Janssen asks FDA to approve macitentan, tadalafil combo tablet

Both drugs already approved for pulmonary arterial hypertension treatment

Marisa Wexler, MS avatar

by Marisa Wexler, MS |

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Janssen Pharmaceuticals has submitted an application to the U.S. Food and Drug Administration (FDA) seeking approval of a combination tablet containing both macitentan and tadalafil as a treatment for pulmonary arterial hypertension (PAH).

“People with PAH are often prescribed numerous medicines to manage their condition, so the potential to offer a single tablet combination of two guideline-recommended therapies could not only decrease pill burden but may also help improve the patient treatment experience and clinical outcomes,” James List, MD, PhD, global therapeutic area head at Janssen Research & Development, who oversees Janssen’s pulmonary hypertension program, said in a company press release.

“Today’s submission builds on our decades-long commitment to address patient needs and bring forward medicines with the potential to offer an improved standard of PAH care,” List said.

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Macitentan is the active agent in Opsumit, an approved PAH treatment sold by Janssen. It works by blocking the activity of proteins called endothelin receptors, which prompts blood vessels to relax and widen, thereby lowering blood pressure.

Tadalafil also is approved on its own as a treatment for PAH; it is sold under the brand name Adcirca by United Therapeutics, Tadliq by CMT Pharma, and the generic Alyq by Teva Pharmaceuticals. This medication also works to lower blood pressure by prompting blood vessels to widen and relax, though it acts on a different molecular target called phosphodiesterase-5.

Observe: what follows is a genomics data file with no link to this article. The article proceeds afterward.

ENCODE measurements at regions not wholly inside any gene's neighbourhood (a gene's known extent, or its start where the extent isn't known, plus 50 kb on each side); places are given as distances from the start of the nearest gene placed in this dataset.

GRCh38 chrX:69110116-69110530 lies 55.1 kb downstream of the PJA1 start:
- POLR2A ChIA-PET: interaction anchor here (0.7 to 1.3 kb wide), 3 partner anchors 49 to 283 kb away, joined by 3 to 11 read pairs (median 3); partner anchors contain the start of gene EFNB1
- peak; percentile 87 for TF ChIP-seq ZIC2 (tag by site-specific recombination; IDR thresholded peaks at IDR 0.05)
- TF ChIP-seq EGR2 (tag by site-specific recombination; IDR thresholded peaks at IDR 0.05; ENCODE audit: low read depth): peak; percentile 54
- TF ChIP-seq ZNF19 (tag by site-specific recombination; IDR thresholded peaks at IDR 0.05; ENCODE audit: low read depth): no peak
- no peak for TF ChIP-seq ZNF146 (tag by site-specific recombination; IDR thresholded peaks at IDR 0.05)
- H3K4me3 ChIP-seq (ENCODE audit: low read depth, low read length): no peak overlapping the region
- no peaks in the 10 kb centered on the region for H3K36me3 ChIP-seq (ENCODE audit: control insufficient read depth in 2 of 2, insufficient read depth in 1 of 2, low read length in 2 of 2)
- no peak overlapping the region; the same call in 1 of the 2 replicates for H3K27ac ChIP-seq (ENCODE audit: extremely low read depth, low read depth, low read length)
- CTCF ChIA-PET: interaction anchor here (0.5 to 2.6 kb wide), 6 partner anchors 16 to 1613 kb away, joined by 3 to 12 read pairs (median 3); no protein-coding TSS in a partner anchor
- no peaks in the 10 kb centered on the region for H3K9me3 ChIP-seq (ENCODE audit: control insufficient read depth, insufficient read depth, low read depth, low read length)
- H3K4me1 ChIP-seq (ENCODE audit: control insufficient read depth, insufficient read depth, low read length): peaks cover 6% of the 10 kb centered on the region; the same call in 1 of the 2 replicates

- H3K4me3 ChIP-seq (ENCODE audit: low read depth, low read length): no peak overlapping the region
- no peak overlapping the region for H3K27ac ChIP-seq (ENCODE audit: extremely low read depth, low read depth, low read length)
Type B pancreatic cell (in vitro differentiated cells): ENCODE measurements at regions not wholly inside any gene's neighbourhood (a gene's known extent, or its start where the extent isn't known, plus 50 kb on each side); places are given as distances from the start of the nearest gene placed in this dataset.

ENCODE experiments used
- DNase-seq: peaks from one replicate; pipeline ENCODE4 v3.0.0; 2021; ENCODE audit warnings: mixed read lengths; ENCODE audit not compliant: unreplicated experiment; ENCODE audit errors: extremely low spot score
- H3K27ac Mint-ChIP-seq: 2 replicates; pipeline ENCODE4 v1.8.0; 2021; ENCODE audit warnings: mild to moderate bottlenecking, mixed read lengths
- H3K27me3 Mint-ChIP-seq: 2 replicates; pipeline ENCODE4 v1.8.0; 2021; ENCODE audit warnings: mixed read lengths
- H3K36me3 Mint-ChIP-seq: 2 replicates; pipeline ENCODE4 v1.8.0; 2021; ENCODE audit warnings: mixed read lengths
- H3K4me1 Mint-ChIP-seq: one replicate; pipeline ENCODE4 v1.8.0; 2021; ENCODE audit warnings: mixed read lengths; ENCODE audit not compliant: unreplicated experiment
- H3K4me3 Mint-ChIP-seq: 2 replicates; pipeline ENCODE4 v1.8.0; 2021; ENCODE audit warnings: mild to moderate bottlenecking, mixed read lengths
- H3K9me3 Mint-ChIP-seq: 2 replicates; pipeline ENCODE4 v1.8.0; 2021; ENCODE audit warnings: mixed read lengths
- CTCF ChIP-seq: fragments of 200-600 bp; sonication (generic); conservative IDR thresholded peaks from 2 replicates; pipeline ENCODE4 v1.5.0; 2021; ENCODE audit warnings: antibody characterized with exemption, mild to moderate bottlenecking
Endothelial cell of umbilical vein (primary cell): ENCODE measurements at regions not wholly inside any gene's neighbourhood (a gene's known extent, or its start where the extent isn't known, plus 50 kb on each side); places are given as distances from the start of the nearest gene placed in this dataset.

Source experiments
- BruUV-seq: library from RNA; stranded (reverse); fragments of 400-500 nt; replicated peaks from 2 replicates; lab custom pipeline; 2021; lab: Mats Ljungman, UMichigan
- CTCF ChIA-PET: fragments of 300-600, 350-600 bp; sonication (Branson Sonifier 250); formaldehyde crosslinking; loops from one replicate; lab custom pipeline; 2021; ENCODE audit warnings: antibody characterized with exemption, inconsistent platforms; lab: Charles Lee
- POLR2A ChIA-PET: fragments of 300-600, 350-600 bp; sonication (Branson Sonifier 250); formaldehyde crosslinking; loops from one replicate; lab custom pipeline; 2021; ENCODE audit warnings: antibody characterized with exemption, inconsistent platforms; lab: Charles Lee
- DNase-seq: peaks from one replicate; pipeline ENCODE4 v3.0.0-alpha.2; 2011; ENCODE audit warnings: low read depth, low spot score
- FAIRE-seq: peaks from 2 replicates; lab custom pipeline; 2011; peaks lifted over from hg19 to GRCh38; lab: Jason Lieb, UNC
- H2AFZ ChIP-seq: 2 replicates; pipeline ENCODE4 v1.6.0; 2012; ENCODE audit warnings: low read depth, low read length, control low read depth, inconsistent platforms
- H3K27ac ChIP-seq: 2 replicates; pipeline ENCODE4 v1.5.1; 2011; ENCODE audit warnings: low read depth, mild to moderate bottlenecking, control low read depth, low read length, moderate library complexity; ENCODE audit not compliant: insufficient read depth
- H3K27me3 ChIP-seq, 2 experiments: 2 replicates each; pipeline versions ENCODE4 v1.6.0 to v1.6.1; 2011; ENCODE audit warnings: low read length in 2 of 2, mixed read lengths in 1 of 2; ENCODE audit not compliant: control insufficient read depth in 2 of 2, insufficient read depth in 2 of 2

These two distinct classes of therapies are often combined; a recent study funded by Janssen indicated that the use of combination therapy among PAH patients has increased in the last decade. Janssen’s new tablet therapy, referred to as M/T STCT, contains a combination of 10 mg macitentan and 40 mg tadalafil. The company expects the combination tablet may help reduce the burden of treatment on patients by decreasing the number of pills needed to be taken in a day.

Janssen’s application to the FDA is based on data from the Phase 3 clinical trial A DUE (NCT03904693), sponsored by Actelion, part of the Janssen Pharmaceutical Companies of Johnson & Johnson. The study included 187 adults with PAH who were randomly assigned to receive the M/T STCT combination, or either macitentan or tadalafil on their own.

Results from the trial showed the combination therapy outperformed either individual medication at improving pulmonary blood flow and patients’ exercise capacity. The safety profile of the combination was comparable to that of its individual components.

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